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Should You Double Mask? Experts Also Address Variants, Vaccine Challenges

Media briefing features three Duke experts on vaccines, infectious diseases and emergency preparedness

Part of the The Briefing: The Impact of COVID-19 Series
Should You Double Mask? Experts Also Address Variants, Vaccine Challenges
David Montefiori, Dr. Becky Smith and Jason Zivica

While the emergence of two approved COVID-19 vaccines – and more on the way – is clearly great news, there are many hurdles to distributing them quickly. At the same time, there continue to be problems with new virus variants, the ongoing objections to mask-wearing, and other challenges.

Three Duke experts on vaccines, infectious diseases and emergency preparedness spoke Wednesday to reporters in a virtual media briefing about myriad issues surrounding vaccine distribution.

Watch the briefing on YouTube.

Here are excerpts:


On wearing two masks

“There is no downside to double-masking on your own in public at this point. We know that it’s a little bit more cumbersome, but if you have access, particularly to a medical mask, the proper sequence that has been posed based on one small study … was a medical mask underneath the cotton, outer mask to have that medical mask closest to the source, your nose and mouth.”

“The only downside to you is that you’re actually helping everyone else and it’s not the reverse. Everyone has to kind of do it to get the same benefit.”

“Should we just mandate two masks? I feel like some areas are just getting around to one mask. I’ve always said the mask someone wears that’s well-fitting is a great mask. So focusing on getting the one mask to be correct is a great first step.”

On vaccine side effects

“As with any vaccine, you can have a range of experiences. Often times the most common symptom people feel is a sore arm. Additionally, people have experienced fevers, body aches, feeling fatigued, having headaches. I like to spin those symptoms as a happy response, knowing that your immune system is responding to the vaccine and helping build that antibody protection for you.”

On not getting both doses of vaccine if you’ve had COVID-19

“For now, sticking with the original plan of two doses of the vaccines available for maximum efficacy is a good strategy. We should continue to work with that in mind.”

On airplane travel

“If you must travel or you’re going to travel, my recommendation would be to wear a higher-filtration efficacy mask. If you have access to the more widely available KN95 or N95 mask, that’s what I’d be wearing.”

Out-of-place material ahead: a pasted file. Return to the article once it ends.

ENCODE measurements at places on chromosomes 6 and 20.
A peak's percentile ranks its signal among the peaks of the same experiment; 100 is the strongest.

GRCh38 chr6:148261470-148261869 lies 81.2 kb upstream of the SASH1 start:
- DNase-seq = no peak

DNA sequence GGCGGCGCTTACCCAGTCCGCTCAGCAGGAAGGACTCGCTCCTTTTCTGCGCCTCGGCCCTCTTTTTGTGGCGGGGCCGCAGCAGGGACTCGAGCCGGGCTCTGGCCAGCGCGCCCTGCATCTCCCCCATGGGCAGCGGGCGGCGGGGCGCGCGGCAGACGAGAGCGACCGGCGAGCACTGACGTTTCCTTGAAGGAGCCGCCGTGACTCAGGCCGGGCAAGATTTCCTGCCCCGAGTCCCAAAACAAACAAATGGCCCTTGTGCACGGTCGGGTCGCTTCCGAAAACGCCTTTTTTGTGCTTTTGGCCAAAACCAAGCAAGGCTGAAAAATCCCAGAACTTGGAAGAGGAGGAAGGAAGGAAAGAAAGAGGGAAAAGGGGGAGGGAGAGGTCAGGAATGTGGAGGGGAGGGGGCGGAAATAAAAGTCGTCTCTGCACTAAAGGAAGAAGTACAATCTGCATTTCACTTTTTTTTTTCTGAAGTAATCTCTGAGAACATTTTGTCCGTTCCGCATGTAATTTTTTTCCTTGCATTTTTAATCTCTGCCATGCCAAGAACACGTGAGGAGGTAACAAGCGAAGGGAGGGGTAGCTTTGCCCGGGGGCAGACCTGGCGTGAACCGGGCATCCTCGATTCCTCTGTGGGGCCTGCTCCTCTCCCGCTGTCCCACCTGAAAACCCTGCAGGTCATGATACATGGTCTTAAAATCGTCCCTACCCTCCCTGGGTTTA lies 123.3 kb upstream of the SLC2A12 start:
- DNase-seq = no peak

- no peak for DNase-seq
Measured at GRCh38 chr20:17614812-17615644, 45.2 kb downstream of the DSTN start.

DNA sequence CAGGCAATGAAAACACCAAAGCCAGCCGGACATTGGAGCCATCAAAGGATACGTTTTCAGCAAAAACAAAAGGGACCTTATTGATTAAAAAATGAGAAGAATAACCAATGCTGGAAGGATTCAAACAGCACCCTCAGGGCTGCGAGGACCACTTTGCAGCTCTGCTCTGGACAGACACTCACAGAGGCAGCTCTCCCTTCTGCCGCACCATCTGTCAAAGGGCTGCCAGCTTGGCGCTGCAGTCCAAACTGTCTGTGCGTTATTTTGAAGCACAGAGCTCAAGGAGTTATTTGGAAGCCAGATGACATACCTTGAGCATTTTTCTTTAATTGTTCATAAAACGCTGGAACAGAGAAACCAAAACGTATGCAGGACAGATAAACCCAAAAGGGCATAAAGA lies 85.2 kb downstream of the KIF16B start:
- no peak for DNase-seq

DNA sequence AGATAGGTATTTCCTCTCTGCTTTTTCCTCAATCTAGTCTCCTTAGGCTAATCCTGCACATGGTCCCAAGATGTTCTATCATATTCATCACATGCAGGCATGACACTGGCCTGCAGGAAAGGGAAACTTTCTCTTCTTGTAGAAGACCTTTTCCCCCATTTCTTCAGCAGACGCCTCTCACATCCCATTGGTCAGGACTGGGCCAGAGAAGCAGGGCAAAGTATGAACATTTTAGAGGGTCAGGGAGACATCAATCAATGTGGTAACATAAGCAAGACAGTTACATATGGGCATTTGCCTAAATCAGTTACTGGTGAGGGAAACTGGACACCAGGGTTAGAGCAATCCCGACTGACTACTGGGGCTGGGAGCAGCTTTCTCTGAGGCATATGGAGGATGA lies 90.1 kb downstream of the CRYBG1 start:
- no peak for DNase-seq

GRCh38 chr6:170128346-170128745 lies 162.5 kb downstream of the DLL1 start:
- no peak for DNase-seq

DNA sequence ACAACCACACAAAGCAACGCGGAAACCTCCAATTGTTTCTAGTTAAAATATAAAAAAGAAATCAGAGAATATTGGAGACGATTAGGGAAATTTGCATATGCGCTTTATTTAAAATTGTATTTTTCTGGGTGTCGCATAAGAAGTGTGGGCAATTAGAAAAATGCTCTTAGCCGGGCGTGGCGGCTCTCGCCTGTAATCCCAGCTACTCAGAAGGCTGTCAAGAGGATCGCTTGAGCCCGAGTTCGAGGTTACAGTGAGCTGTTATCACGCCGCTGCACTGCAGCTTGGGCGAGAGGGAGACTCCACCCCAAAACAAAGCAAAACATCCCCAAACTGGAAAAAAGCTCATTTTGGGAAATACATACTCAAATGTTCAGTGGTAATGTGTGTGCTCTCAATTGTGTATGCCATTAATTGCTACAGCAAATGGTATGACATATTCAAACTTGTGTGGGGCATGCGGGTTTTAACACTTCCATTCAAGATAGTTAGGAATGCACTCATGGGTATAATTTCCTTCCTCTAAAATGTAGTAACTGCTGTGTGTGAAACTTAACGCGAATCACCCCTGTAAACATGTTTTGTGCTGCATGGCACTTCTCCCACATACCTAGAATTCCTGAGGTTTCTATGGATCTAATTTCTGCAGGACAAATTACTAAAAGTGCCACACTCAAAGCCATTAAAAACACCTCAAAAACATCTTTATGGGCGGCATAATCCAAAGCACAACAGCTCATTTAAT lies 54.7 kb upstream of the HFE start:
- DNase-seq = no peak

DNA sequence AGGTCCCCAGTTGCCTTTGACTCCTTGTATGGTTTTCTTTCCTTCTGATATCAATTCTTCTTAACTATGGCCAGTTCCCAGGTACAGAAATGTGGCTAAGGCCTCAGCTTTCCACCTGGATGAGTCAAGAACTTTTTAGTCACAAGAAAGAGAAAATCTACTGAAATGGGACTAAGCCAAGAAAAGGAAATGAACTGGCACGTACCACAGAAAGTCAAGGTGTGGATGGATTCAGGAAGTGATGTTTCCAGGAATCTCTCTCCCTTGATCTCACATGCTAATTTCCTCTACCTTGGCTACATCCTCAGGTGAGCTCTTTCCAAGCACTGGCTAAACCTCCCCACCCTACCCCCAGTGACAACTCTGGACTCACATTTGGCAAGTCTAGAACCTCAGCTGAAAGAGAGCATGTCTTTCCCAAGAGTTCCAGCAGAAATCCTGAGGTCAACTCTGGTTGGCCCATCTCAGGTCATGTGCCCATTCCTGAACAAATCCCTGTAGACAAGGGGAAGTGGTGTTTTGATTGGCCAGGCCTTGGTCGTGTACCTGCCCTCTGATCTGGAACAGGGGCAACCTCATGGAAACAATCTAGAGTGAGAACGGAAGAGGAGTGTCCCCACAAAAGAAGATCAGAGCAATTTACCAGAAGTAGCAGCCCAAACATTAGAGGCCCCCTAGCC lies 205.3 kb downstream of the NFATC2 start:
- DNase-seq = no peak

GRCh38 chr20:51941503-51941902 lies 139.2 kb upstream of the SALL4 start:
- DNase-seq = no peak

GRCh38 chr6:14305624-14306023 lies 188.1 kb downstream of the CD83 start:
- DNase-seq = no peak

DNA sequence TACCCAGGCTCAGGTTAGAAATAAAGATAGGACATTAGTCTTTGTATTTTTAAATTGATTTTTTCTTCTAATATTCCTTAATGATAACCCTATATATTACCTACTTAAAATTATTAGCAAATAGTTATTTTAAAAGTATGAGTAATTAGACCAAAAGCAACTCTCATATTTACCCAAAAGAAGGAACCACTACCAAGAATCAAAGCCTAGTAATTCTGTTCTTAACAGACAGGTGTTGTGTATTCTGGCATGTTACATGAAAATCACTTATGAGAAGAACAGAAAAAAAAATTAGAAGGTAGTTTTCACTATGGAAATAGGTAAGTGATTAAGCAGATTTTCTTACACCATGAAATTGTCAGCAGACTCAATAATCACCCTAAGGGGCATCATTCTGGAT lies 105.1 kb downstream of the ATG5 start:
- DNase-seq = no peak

“Depending on what people are doing on the plane – some people are not wearing their masks, they’re eating and drinking on the plane – if I were traveling on a plane, I’d be wearing my K95, my eye protection, and I would not eat or drink on that flight until I could physically distance from people.”

“I would really question – do I really need to be going?”

“There’s really no safe travel at this time that’s 100 percent risk free. Just stay safe out there.”

On getting vaccine shots too close together, or too far apart

“It’s probably better to get them too far apart than too close together.”

“You want to give your body time to do all the fancy things it needs to do in terms of making (memory cells) … the second dose of the vaccine is really what helps your immune system refine its approach for when it sees this virus again.”

On advice to someone reluctant to get vaccinated

“All of the data is very compelling that they’re safe. We’ve already vaccinated over 26 million Americans; we would be seeing a signal if there were any safety issues that weren’t caught by the clinical trials. … I feel very, very comfortable with these vaccines.”

“Whatever one is being offered to you, go get it. It’s been studied well.”


On new COVID-19 variants from UK, South Africa

“It’s no surprise this virus is mutating. All viruses mutate. That’s something to be expected. What’s surprising to scientists is how rapidly we’re seeing this virus mutate. Viruses need to replicate in order to mutate. The more opportunities they have to replicate, the more opportunity there is for variants to arise.”

“The appearance of these new variants is, in hindsight, something that should be expected. That’s why there’s been a very diligent effort to monitor through genetic surveillance.”